ADDITIONAL RESOURCES Visit ada.gov for more information and technical assistance on the ADA, or call their information line at (800) 514-0301.

ADA NATIONAL NETWORK

The ADA National Network (1-800-9494232), provides information, guidance and training on the ADA, tailored to meet the needs of business, government and individuals at local, regional and national levels. The ADA National Network consists of ten Regional ADA National Network Centers located throughout the United States that provide local assistance to ensure that the ADA is implemented wherever possible. Search for comprehensive ADA information, services, products, training and guidelines, or visit your Regional ADA National Network Center website for local events and support. n

14 LIVING WITH MS

SOCIETY SCHOLAR LEARNS FROM MS BY LAUREN MEINTSMA

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stacle in her life. As an English teacher, she has had difficulty with the speech issues that can come with MS. Even though MS has meant changes at home for Alexander, he says that having a family member with MS has helped him grow. In his scholarship application, he emphasized the compassion he has for his mother and for others living with MS, the patience he must show on a daily basis and his responsibility to believe in himself and his family. Alexander has also gotten involved in Society fundraising events alongside his mother. This past April, he was a fundraiser for his mother’s Walk MS team in Carlsbad, Calif. “This disease is affecting lives, and I just hope that through our collective effort, we can find a cure,” he says.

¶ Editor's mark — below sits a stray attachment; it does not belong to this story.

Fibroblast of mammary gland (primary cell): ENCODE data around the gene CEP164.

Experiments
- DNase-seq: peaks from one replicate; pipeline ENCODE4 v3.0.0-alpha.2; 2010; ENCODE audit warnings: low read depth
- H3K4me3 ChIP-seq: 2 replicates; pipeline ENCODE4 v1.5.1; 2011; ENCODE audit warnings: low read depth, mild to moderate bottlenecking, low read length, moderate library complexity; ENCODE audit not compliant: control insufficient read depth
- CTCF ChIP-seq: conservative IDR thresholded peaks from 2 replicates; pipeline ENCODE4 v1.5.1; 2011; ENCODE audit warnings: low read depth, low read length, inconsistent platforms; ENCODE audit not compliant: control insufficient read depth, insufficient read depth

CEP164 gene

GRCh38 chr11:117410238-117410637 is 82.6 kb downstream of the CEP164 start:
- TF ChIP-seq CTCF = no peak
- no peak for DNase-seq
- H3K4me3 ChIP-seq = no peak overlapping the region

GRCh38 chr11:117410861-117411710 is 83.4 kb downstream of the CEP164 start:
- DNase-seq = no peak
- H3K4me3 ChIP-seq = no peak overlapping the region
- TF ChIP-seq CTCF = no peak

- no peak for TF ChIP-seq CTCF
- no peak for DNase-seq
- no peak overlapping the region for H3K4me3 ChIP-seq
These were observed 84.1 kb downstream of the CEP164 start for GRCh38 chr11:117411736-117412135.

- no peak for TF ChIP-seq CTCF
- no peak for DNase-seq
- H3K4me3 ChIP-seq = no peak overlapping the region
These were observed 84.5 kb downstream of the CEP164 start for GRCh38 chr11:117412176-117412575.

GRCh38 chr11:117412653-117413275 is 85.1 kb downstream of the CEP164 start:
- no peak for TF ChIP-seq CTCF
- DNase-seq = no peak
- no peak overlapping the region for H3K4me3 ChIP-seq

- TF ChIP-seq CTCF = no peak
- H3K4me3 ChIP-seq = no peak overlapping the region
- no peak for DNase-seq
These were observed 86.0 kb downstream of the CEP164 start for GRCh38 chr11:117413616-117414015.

Multiple sclerosis shouldn’t stand in the way of an education, which is why the National MS Society’s scholarship program exists — to help highly qualified students living with MS or who have a parent living with MS achieve their dreams of going to college. Since its creation, the program has continued to grow, and in 2013, nearly $1.2 million was awarded to 679 scholars. Thirty-one of those students are Hispanic. An exceptional student selected from the Pacific South Coast area is Alexander Salazar, a highschool senior from La Mesa, Calif. His Hispanic roots come from his Colombian father. At the age of six, he moved to the United States with his mother. Then, in 2009, Alexander’s mother was diagnosed with MS. Alexander shared that while his mother’s MS is not severe, it is an ob-

Alexander will be using his Society scholarship to attend Chapman University in Orange, California. He wants to become a broadcaster, scriptwriter or actor. He says he is motivated by his mother. “She sacrificed a great deal of her life in order to give me opportunities she never received. It’s the reason I have so much ambition to be successful.” The deadline for 2014 scholarship applications is Jan. 15, 2014. For more information, call 1-800-344-4867 or visit www.nationalMSsociety.org/scholarships. n Lauren Meintsma is a marketing and public relations intern with the Upper Midwest Chapter and is studying Communications and French at Luther College in Decorah, Iowa.